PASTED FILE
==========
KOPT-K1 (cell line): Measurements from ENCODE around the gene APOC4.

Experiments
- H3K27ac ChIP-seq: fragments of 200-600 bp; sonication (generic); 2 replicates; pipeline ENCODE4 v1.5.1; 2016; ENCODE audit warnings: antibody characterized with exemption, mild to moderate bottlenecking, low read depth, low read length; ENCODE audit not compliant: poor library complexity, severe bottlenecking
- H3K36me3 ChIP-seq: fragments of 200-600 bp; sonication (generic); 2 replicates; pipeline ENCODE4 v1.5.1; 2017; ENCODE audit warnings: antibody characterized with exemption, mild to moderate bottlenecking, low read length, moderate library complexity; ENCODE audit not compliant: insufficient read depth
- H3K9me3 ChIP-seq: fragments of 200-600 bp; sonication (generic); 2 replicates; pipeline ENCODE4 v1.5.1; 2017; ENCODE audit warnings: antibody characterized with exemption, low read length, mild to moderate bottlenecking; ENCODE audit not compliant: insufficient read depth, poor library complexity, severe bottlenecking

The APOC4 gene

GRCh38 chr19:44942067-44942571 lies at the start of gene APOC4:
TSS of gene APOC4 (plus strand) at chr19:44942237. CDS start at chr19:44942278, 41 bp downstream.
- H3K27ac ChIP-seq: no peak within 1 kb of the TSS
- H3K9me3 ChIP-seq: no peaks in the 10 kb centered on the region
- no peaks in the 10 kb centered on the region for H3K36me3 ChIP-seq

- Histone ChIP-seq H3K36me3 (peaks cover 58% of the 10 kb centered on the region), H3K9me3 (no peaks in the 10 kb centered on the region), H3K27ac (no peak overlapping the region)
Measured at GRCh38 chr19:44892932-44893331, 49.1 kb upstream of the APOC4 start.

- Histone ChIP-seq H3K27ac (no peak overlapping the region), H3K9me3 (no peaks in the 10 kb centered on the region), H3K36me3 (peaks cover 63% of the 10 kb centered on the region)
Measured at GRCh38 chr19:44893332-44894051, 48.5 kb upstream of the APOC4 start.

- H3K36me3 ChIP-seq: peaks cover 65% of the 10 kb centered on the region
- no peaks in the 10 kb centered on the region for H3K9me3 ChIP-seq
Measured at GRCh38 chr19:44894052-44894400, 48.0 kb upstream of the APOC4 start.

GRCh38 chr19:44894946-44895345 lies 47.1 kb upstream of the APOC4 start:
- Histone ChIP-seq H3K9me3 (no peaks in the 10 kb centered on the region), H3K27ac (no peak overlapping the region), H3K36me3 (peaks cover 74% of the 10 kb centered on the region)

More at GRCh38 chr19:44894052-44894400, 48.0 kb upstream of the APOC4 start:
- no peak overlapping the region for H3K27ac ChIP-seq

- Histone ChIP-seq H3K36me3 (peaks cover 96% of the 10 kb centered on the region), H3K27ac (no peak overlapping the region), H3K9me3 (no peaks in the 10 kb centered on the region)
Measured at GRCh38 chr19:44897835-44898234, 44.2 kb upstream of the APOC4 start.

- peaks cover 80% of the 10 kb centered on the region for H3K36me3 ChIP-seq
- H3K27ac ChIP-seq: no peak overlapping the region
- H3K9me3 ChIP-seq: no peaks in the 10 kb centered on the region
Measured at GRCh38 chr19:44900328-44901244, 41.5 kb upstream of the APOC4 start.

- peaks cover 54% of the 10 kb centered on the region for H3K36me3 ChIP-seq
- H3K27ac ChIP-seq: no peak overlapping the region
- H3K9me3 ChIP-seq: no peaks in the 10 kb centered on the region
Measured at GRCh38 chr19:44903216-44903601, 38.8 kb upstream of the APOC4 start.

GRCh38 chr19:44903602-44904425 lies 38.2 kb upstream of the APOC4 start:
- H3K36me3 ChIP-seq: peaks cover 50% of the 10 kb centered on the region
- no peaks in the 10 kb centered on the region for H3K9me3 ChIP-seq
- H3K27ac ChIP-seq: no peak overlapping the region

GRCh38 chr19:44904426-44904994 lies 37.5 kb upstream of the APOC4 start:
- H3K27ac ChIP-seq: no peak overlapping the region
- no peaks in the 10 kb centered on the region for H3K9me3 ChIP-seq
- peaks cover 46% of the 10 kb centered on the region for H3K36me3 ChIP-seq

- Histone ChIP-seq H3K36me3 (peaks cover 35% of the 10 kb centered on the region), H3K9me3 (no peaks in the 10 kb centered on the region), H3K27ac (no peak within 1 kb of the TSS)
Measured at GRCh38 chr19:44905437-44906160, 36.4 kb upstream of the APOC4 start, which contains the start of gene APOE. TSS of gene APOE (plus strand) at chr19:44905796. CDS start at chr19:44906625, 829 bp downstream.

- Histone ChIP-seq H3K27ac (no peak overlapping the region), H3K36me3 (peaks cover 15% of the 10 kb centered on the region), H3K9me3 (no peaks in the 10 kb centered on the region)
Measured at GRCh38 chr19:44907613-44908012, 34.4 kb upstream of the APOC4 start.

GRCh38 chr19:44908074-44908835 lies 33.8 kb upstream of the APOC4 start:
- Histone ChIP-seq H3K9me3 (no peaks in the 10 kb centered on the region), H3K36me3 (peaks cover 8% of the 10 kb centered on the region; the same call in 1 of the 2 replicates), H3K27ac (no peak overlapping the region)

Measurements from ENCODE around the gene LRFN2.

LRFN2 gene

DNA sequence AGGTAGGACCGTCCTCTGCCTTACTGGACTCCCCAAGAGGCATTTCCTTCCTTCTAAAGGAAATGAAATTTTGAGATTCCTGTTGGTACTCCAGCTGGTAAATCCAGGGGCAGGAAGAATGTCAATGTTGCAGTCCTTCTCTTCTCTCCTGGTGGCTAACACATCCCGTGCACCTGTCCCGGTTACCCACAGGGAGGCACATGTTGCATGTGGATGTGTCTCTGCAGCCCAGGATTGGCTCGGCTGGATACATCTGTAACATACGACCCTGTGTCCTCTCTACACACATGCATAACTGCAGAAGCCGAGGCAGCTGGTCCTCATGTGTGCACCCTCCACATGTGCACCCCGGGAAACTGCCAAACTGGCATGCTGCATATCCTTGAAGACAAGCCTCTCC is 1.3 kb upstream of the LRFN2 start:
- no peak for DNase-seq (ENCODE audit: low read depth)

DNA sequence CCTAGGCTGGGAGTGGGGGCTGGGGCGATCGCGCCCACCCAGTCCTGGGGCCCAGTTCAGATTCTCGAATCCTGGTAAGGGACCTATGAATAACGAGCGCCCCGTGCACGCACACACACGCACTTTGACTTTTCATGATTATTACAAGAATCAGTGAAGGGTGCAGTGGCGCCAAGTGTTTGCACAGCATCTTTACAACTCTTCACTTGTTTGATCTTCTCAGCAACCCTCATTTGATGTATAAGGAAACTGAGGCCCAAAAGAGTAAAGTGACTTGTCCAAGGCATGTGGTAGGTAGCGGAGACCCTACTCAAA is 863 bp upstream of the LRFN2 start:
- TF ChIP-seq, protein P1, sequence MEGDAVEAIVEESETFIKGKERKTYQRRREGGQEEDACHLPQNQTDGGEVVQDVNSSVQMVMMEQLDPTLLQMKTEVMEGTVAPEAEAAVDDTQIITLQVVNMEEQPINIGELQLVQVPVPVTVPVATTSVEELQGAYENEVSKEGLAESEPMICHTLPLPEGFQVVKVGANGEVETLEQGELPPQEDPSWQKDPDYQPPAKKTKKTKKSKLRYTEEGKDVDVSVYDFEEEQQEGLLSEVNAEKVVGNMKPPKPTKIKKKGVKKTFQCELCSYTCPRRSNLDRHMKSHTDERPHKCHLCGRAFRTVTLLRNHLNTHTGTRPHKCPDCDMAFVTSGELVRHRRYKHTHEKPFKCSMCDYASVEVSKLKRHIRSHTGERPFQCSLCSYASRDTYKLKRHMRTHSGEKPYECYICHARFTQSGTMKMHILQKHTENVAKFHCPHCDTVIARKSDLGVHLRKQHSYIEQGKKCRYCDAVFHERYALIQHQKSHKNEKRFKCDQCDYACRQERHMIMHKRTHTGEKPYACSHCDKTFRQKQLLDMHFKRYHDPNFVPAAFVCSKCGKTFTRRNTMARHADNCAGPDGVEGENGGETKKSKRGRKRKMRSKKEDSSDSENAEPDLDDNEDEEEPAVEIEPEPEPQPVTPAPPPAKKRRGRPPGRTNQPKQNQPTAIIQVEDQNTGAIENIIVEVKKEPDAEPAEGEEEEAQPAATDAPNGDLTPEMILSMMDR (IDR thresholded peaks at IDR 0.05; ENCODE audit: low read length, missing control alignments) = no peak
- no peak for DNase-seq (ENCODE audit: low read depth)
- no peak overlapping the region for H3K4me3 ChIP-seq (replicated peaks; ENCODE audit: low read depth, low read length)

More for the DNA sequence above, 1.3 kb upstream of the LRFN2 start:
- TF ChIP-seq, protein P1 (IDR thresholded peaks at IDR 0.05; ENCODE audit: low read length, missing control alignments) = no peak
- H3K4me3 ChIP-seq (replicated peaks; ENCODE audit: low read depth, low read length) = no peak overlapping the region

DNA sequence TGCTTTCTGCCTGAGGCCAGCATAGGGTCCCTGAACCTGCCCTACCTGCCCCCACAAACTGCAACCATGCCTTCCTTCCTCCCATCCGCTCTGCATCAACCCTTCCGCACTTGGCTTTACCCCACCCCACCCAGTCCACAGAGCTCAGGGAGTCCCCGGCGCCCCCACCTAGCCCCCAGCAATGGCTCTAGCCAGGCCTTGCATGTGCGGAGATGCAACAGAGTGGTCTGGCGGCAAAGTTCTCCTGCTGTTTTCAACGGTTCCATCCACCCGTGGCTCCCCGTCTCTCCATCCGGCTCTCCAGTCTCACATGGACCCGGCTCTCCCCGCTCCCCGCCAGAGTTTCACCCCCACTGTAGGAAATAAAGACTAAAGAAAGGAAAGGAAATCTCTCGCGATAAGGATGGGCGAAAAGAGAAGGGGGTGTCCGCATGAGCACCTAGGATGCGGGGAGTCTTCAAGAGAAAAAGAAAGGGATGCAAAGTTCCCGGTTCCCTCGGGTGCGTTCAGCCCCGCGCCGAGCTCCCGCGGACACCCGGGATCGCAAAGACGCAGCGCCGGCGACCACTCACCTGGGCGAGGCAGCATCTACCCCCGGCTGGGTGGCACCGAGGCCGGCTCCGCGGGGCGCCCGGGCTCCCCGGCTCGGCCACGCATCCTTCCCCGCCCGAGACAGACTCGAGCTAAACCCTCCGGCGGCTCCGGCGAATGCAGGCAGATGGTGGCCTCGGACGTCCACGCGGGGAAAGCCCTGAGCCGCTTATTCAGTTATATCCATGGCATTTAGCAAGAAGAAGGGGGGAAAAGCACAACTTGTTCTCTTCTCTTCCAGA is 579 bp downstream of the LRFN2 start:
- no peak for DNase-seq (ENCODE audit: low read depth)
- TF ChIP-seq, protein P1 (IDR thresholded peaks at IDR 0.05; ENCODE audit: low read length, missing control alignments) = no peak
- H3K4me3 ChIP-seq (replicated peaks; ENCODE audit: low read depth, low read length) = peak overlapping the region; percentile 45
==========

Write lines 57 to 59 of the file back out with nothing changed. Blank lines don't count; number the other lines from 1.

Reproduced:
- H3K4me3 ChIP-seq (replicated peaks; ENCODE audit: low read depth, low read length) = no peak overlapping the region

DNA sequence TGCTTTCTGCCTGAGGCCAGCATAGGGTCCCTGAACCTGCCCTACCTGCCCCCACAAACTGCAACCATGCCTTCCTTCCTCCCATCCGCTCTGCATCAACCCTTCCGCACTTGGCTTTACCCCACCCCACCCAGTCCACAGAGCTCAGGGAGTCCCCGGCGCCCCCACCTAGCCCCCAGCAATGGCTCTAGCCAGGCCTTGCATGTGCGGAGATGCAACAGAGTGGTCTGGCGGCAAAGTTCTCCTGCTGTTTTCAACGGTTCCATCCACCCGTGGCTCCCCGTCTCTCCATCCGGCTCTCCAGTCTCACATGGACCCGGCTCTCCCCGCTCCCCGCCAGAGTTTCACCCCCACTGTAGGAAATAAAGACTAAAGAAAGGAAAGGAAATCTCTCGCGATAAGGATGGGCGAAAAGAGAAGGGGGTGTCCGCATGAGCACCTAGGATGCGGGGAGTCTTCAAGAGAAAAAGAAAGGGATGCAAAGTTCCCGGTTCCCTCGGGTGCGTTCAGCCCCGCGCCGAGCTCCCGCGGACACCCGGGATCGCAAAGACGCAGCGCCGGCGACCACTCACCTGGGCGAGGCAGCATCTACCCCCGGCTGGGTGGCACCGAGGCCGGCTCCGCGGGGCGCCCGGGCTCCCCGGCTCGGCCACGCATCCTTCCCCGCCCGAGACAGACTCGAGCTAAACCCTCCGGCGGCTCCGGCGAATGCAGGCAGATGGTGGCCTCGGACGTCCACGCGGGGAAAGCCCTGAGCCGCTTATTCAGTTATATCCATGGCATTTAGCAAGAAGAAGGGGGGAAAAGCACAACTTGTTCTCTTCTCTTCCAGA is 579 bp downstream of the LRFN2 start:
- no peak for DNase-seq (ENCODE audit: low read depth)